Firstly, you should receive an acknowledgment that the IRS has received your affidavit within 30 days. It’s unusual, but you might be asked to prove your identity, and this usually means you’ll have to answer questions about your previous tax returns.  Once you’ve confirmed who you are, your case will be transferred to the Identity Theft Victims Assistant department, which will communicate the process of the case with you and work to issue you a refund if necessary.

What Happens Next?

The IRS will flag your account as being particularly at risk of fraudulent activity, letting them give extra scrutiny to any tax returns filed under your unique taxpayer identification number. This makes it more likely that any future attempts at fraudulent transactions on your account will be detected earlier, so you don’t end up in the same situation again. The IRS will notify you when the flag has been applied; it will remain on your account indefinitely.

By this stage, the IRS will have issued any refunds owed and canceled any bills, penalties, charges, or interest you may have incurred as a result of the fraudulent activity. They will have checked all other years that you filed a return for fraudulent activity as well and will resolve any issues with these before closing your case. You will receive a notice once the resolution process has been completed and your case has been closed.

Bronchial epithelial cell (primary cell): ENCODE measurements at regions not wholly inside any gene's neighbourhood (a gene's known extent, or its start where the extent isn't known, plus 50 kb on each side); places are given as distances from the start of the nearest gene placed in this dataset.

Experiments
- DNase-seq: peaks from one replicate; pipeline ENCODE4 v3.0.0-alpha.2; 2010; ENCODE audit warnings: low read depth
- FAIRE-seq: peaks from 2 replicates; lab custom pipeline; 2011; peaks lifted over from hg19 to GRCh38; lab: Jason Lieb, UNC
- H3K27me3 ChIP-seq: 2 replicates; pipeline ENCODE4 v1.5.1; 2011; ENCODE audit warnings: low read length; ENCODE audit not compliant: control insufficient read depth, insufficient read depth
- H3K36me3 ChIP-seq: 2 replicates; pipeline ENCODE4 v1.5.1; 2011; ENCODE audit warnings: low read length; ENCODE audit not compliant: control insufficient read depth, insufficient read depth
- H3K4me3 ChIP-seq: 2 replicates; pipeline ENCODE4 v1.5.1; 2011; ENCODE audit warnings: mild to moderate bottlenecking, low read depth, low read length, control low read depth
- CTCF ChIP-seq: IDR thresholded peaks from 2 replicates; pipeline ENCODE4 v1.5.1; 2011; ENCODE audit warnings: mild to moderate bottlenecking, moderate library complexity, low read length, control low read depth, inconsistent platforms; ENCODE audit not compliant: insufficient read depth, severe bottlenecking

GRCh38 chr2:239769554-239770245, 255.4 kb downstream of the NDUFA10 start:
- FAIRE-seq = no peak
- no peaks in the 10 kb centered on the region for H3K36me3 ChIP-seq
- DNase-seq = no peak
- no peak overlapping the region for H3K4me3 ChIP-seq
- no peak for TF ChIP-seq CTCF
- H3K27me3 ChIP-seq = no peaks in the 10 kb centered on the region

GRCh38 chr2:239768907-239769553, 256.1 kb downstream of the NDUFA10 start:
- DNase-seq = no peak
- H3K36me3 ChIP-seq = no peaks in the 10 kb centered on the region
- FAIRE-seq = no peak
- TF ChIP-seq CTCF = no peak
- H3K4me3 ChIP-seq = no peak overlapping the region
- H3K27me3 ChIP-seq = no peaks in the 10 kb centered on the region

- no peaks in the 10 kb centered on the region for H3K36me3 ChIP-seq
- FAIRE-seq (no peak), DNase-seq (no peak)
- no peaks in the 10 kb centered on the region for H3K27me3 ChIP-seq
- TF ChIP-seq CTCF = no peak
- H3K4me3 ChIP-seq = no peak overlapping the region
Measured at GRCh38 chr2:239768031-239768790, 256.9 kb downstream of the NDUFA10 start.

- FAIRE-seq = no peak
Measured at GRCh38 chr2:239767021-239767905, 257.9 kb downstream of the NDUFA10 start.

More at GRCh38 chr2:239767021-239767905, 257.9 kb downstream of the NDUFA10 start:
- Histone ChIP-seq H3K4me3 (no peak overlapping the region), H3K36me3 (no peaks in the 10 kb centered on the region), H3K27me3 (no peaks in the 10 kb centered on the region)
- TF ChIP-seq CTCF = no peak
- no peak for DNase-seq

How Long Will The Process Take?

The time the process takes can vary wildly depending on your individual circumstances, as well as the complexity of your case. The IRS officially takes between 120 and 180 days to process cases, but in reality, some taxpayers have found that it can take over a year in especially complex cases. It’s worth following up on your case periodically to ensure that it is being worked on.

Future Protections

Once the process is complete, you’ll be issued with a new number to use on your yearly tax return called an Identity Protection Personal Identification Number, or IP PIN. This is issued to past victims of identity theft to use when their tax returns are filed and is posted to you every December. It must be then used on your return identify from then on. It’s six digits, and at the time of writing, there’s currently no way to opt out of the program once you’re enrolled, although this might change in the future.